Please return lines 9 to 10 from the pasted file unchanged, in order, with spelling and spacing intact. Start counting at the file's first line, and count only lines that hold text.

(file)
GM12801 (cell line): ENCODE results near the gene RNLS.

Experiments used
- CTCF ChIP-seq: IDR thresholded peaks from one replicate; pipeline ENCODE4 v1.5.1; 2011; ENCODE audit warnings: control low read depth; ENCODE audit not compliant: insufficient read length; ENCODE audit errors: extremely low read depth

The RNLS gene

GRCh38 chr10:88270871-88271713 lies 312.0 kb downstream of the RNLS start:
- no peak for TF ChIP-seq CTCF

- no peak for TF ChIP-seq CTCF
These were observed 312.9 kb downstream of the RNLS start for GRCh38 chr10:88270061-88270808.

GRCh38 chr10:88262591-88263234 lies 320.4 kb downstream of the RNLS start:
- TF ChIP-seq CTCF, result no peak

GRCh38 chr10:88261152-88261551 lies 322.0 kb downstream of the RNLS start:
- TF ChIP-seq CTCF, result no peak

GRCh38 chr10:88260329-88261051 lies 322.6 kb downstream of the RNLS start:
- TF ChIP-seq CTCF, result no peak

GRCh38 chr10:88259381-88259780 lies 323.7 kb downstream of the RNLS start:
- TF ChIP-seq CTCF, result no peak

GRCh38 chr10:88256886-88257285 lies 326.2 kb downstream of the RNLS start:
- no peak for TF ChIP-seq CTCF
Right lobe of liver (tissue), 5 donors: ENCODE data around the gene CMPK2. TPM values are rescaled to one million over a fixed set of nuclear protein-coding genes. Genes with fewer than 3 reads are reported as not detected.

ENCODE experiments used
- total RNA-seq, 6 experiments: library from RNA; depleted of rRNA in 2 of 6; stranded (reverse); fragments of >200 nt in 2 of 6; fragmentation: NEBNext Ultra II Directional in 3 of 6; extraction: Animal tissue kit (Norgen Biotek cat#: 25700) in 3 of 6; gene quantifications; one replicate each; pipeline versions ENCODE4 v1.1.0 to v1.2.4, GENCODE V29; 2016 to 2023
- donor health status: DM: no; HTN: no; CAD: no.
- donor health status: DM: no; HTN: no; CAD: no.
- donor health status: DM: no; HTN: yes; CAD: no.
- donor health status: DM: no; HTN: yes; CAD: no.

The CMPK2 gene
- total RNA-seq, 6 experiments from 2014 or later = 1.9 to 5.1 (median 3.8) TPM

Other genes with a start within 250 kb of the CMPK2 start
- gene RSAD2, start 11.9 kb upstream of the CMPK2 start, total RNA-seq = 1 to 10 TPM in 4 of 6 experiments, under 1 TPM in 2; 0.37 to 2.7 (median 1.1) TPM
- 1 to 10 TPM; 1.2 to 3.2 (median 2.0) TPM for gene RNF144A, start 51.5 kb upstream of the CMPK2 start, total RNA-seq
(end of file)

GRCh38 chr10:88262591-88263234 lies 320.4 kb downstream of the RNLS start:
- TF ChIP-seq CTCF, result no peak